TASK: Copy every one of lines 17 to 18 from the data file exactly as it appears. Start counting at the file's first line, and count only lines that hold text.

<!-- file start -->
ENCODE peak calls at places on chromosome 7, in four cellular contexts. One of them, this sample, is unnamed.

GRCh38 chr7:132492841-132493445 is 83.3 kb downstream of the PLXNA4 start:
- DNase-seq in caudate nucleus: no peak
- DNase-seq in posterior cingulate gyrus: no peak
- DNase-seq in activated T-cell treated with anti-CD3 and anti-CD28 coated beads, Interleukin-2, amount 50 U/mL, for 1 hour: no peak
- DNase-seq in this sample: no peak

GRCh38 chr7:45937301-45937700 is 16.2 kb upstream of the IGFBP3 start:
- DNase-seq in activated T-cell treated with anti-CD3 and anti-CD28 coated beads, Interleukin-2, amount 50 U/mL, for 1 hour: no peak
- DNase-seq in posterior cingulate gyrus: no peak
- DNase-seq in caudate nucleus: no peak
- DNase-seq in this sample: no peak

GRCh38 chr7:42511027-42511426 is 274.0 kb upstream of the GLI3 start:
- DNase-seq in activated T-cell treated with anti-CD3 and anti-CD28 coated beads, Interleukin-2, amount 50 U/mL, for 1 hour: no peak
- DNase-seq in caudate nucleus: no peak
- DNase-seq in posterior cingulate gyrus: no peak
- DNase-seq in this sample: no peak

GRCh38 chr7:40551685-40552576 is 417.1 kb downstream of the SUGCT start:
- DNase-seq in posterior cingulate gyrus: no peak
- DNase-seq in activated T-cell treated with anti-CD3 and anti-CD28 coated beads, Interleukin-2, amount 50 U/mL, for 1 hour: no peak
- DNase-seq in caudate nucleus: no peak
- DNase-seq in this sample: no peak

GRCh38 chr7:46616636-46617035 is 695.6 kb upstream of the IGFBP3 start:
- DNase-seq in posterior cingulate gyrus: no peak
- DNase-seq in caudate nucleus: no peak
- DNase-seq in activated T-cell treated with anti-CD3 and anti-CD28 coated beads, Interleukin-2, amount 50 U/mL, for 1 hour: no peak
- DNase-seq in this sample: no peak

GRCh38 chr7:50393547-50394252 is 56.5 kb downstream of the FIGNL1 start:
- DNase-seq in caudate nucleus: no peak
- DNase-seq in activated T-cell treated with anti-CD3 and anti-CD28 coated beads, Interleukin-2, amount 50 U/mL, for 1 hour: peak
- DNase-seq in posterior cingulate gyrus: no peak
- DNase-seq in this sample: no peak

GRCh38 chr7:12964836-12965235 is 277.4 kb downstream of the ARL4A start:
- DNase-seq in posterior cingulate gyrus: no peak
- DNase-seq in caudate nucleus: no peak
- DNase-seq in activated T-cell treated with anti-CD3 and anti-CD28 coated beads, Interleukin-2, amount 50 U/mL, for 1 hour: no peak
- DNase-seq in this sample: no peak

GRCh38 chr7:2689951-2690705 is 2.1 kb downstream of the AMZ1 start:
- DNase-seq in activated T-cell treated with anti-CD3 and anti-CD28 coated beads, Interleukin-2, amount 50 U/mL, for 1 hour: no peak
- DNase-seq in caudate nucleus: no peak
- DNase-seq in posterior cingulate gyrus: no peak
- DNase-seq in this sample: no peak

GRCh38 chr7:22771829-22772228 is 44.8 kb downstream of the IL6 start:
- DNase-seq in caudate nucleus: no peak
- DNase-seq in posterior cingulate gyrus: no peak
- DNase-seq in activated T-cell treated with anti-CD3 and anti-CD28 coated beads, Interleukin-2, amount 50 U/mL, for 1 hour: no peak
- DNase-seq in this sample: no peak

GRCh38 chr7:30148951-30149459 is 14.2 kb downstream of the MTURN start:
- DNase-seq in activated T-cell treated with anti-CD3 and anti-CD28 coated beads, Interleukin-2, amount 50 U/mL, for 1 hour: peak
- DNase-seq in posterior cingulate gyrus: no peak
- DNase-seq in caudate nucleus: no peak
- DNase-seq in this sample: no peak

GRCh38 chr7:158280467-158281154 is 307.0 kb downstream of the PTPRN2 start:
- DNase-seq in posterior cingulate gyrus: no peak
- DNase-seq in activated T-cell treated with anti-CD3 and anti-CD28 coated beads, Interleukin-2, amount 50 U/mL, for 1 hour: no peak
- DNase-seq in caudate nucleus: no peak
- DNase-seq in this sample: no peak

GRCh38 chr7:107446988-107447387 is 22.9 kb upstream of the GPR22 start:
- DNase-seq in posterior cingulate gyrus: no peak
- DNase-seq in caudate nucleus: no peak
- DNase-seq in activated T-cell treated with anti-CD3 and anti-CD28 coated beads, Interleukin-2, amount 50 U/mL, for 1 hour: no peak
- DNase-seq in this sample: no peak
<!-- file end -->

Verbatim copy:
GRCh38 chr7:40551685-40552576 is 417.1 kb downstream of the SUGCT start:
- DNase-seq in posterior cingulate gyrus: no peak